Update Asia Argento tweeted her support for comments made by boyfriend Anthony Bourdain at today’s Produced By NY conference. “One might think we all need to slam Tarantino’s complicity with Harvey Weinstein,” writes Argento. (See the tweet below).

Previous While their morning session at the Producers Guild of America’s Produced By Conference New York was full of praise for their current home at CNN (as it should have been, given the setting at the Time Warner Center), Anthony Bourdain and producing partner Lydia Tenaglia took some time to consider what might have been.

They recalled the limbo period when they were shifting from Bourdain’s longtime TV home at the Travel Channel, which aired No Reservations, to CNN with the current series Parts Unknown

During this interim phase, they took a meeting with a Hollywood mogul they declined to name, a media chief who offered them everything they wanted – “including board games,” Bourdain quipped. In the parking lot after the meeting, they decided that doing business with this person would violate their “no as*hole” policy and Bourdain’s voice spoke the loudest urging resistance. “I do remember crying after that speech,” Tenaglia said. “Because it was a lot of money. But he was right.”

Doing the deal, recalled Bourdain, whose girlfriend Asia Argento is one of Harvey Weinstein’s accusers, “would have eaten us alive. It would have destroyed everything – everything that makes us good, everything that makes us happy, our quality of life. It would have been a lethal compromise, a slow-acting poison that would have eaten away our souls until we ended up like Quentin Tarantino, living a life of complicity and shame and compromise.”

The globe-trotting provocateur smiled with relish at the dig at Tarantino, who has admitted knowing some of the details of longtime patron Harvey Weinstein’s sexual misconduct but failing to act. The comment, at the very end of the session, drew a mix of gasps, chuckles and applause.

While Bourdain has spoken out frequently about sexual harassment, the session featured very little of his views on Weinstein, Donald Trump, or the socio-political world at large. Instead, guided by New Yorker staff writer Patrick Radden Keefe, the conversation was pitched directly at the Producers Guild of America event’s audience of filmmakers and creatives, focusing on the logistics, planning and execution of Parts Unknown and other ventures like the documentary (directed by Tenaglia) Jeremiah Tower: The Last Magnificent. They talked about the importance of getting quality fixers, the creative freedom and collaboration they continue to enjoy, and the process of narrowing down a longer wish list to the ultimate destinations that end up on air.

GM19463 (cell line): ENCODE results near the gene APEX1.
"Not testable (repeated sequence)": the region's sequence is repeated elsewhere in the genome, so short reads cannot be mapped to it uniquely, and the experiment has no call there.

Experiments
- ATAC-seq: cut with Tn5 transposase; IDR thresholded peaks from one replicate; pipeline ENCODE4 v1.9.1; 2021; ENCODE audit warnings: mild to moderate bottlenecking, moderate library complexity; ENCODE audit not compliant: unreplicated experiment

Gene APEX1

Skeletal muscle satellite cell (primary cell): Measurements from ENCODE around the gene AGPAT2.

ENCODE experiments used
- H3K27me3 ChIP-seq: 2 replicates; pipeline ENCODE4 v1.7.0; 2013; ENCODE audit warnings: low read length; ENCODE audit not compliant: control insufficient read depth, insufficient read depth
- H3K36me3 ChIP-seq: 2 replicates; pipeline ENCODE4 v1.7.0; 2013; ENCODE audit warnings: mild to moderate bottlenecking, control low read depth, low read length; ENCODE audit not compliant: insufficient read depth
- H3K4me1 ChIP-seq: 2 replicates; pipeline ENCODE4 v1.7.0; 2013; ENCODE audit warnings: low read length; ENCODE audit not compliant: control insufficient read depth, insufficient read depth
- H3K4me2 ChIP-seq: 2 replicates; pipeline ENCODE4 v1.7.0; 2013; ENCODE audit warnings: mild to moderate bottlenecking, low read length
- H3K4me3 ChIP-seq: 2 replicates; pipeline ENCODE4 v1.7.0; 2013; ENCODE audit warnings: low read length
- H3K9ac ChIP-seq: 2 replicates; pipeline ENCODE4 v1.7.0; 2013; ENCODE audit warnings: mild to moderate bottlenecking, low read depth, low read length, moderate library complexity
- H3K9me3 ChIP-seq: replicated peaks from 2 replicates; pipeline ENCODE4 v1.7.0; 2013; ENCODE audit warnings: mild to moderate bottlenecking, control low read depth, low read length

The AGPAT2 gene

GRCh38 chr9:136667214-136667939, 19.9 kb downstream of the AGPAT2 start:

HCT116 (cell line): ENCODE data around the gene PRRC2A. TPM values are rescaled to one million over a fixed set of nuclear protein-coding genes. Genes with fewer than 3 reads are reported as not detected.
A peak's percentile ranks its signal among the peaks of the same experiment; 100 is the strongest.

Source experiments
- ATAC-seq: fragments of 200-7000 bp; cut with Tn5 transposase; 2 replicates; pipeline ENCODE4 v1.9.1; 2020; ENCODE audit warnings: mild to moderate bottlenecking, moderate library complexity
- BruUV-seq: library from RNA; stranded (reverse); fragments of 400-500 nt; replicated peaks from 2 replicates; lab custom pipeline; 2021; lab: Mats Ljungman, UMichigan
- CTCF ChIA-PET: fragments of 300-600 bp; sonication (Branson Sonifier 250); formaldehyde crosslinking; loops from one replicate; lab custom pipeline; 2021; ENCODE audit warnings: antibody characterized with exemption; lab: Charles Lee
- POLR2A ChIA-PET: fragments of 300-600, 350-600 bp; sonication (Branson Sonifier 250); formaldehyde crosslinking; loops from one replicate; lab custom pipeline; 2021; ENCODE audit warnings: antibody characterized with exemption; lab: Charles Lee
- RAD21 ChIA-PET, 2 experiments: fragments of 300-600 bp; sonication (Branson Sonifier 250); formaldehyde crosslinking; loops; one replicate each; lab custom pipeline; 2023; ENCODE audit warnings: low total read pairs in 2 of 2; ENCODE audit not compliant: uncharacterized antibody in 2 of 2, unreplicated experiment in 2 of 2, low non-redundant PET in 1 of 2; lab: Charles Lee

In addition to the shot at the unnamed mogul, the uninhibited Bourdain also tossed some rotten fruit at the Scripps Networks family (except for former Travel Channel head, Pat Younge), with whose execs he maintained a largely “antagonistic relationship” for the better part of a decade. Travel and the Food Network “have this perverse desire to undermine their brands and saw us as a way to do that,” he said.

“In the Food Network’s case, to do penance for some of the utter shit they’ve been unloading for years. And with Travel Channel, it must be hard to make Burger World or World’s Best Roller Coasters year after year after year. We went in assuming the worst and knowing it was going to be war.”

Asked by an audience member about live versus delayed viewing for the CNN show, Bourdain and Tenaglia deferred to a CNN rep in the audience, who said time-shifting accounted for about 40% of the total. “I care how many people see the thing at the end of the year,” Bourdain said. “After all the repeats, all of the countries. Whatever that number is, you feel it when you go places. That’s a number.”

Here’s Argento’s tweet: